As stock markets fell sharply, the Gold and Silver prices initially rose but then they also started falling. By the end of the week, GLD was down 7% from its peak price on February 24th.  (GLD is the premier Gold ETF in New York). And SLV — the premier Silver ETF, collapsed harder 13% through the week from its peak price on February 24th. Gold and Silver are supposedly safe havens for investors but that did not play out as the Gold Bugs have always predicted.

The US Dollar Index also fell as the Euro, the Yen and the Swiss Franc surged upwards. So the theory of the US Dollar being the ultimate safe haven was also badly damaged by the end of the week.

And Bitcoin, another supposed safe haven, fell throughout the week by 14.5%.
The next safe haven to consider is the US bond market. US Bond prices initially rose but then stalled and barely moved on Tuesday, Wednesday, Thursday. On Friday, investors finally decided to start buying but not so enthusiastically. By the close on Friday, the broad bond market ETF — BND — had risen by only 1.12% for the week. Investment Grade Corporate bonds rose but only by a tiny margin while the high risk Junk Bond market did fall but was down by only about 3% on the week.

BOOM was also watching the daily volumes of shares traded on the US stock markets. They rose as the week progressed but not to stratospheric heights. In fact, similar daily volumes had been recorded on days during September and December last year when the market was under no pressure. So, the volumes traded daily were certainly higher than recently experienced but not extraordinary when looked at over long periods of time.

The weekly volume traded on the broad S & P 500 index was lower than the volume peaks recorded back in 2018. The NASDAQ weekly volume was a little more impressive but not extraordinary. The venerable Dow index recorded a weekly volume over 3 Billion shares traded but that was just a touch above the peak volumes recorded in 2018.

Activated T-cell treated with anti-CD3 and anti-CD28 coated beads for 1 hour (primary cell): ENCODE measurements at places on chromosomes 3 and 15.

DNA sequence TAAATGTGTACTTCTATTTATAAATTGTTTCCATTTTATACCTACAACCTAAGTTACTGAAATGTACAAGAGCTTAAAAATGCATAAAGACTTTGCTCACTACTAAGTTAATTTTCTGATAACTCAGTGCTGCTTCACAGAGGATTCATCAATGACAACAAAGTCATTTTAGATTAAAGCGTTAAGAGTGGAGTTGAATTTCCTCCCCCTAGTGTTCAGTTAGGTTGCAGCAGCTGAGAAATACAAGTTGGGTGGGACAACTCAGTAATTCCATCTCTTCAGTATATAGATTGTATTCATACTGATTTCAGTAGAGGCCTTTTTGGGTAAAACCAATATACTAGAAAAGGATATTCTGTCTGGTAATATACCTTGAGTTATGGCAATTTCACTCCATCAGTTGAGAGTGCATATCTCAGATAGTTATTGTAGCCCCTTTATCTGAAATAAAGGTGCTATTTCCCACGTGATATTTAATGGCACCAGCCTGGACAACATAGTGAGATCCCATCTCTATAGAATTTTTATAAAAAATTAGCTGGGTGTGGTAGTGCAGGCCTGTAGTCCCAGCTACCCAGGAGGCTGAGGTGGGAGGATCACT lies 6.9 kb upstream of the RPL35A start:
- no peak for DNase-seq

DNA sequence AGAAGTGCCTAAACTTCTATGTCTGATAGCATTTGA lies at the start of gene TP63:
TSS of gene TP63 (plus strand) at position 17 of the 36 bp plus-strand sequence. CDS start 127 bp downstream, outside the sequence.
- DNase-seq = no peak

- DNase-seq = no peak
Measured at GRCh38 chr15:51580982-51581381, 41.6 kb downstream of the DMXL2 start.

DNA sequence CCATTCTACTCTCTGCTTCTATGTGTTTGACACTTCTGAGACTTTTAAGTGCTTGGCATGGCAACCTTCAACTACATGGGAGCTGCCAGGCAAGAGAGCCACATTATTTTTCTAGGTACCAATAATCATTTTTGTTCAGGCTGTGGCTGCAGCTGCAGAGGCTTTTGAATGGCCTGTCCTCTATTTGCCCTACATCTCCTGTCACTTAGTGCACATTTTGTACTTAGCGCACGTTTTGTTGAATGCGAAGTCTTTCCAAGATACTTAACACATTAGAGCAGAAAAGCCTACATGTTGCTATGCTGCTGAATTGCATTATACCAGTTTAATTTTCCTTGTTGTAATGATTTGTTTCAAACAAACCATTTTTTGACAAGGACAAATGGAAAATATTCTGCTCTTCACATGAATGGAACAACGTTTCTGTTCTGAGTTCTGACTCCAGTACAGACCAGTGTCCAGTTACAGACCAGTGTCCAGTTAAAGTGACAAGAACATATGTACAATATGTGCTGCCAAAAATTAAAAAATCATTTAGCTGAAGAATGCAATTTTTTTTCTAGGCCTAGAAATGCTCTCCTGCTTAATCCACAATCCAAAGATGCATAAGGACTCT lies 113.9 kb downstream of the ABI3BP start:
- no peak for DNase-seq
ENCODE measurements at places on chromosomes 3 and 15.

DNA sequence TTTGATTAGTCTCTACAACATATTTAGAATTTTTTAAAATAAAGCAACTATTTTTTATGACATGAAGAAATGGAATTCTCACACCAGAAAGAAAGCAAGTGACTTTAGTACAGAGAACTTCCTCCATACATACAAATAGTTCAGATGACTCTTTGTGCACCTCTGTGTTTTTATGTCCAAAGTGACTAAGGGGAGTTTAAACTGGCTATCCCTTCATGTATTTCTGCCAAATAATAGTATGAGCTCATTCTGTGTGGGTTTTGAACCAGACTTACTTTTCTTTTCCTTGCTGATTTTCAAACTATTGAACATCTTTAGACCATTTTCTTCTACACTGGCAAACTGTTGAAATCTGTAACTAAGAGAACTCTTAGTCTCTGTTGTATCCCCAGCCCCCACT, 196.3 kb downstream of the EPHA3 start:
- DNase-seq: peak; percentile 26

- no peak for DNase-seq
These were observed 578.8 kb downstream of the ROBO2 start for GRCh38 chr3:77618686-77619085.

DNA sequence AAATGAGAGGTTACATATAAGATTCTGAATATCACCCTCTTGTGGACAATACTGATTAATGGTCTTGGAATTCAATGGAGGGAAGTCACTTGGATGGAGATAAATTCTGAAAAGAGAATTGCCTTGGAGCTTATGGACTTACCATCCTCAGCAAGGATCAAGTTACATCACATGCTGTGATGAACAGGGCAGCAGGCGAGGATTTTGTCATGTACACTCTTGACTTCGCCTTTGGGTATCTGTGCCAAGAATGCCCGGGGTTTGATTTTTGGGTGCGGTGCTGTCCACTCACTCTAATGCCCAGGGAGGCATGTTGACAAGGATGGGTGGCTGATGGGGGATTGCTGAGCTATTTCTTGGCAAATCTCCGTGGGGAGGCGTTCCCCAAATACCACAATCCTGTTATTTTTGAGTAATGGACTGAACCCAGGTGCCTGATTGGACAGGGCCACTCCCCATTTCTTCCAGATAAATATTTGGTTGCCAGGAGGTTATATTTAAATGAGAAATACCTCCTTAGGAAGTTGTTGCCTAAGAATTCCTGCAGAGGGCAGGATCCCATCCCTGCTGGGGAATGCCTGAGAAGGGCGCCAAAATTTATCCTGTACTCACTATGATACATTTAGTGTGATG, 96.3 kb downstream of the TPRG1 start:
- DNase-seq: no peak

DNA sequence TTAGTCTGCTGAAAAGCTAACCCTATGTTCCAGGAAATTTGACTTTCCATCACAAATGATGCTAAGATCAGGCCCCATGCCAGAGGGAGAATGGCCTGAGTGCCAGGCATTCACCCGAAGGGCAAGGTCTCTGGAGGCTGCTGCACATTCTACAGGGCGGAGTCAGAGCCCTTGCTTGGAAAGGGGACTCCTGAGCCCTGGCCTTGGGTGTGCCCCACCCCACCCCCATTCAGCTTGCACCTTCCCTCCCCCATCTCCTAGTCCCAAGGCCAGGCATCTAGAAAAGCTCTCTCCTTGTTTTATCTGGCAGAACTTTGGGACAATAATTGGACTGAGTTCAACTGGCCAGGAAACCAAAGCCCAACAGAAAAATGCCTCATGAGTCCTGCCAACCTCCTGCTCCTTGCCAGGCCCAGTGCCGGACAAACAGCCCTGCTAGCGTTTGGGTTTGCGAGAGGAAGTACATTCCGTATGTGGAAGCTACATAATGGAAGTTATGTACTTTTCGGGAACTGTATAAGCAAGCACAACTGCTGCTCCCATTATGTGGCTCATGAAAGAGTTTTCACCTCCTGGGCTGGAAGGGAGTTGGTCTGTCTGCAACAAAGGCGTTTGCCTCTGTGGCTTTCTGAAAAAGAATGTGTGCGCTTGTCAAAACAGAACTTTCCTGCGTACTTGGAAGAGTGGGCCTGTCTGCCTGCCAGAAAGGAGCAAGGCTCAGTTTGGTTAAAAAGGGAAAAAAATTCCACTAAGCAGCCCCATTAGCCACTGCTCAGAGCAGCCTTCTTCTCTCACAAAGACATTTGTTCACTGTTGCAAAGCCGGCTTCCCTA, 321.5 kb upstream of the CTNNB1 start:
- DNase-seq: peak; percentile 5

Conclusion: The stock markets fell on relatively unimpressive volumes. The safe havens such as the US Dollar, US Treasury Bonds, Gold and Silver did not see any huge demand as one would expect. Even Bitcoin fell. This is a very strange event in historical terms. The majority of stock investors appear to be sitting tight, waiting for a great buying opportunity.


At the time of writing, the official figures for Coronavirus infections seemed to show a significant slowing in the epidemic, especially in China. South Korea is the exception. The virus is aggressively expanding its influence there and probably because people of Asian descent are reportedly more susceptible to this particular virus because of the Angiotensin Converting Enzyme status in their lungs. But, in other non Asian nations, the alarms are ringing loud but the epidemic is not (yet) apparent in any great numbers with the possible exception of Italy. The overall death rate seems to mimic the common Influenza death rate at around 2 –  3%.

It is important to remember that the number infected in China of 78,824 represents just 0.0055 % percent of the total population. Which means that well over 1.4 BILLION Chinese are NOT  infected. If the virus is well contained, this could all turn around rather quickly.

SAVE THE PLANET — Read the Link — and send it to your politicians and central bankers. Quantitative Boosting Explained —

In economics, things work until they don’t. Until next week …………  Make your own conclusions, do your own research.  BOOM does not offer investment advice.


EMAIL: gerry [@]

Return to the BOOM Main Website –  BOOM Finance and Economics at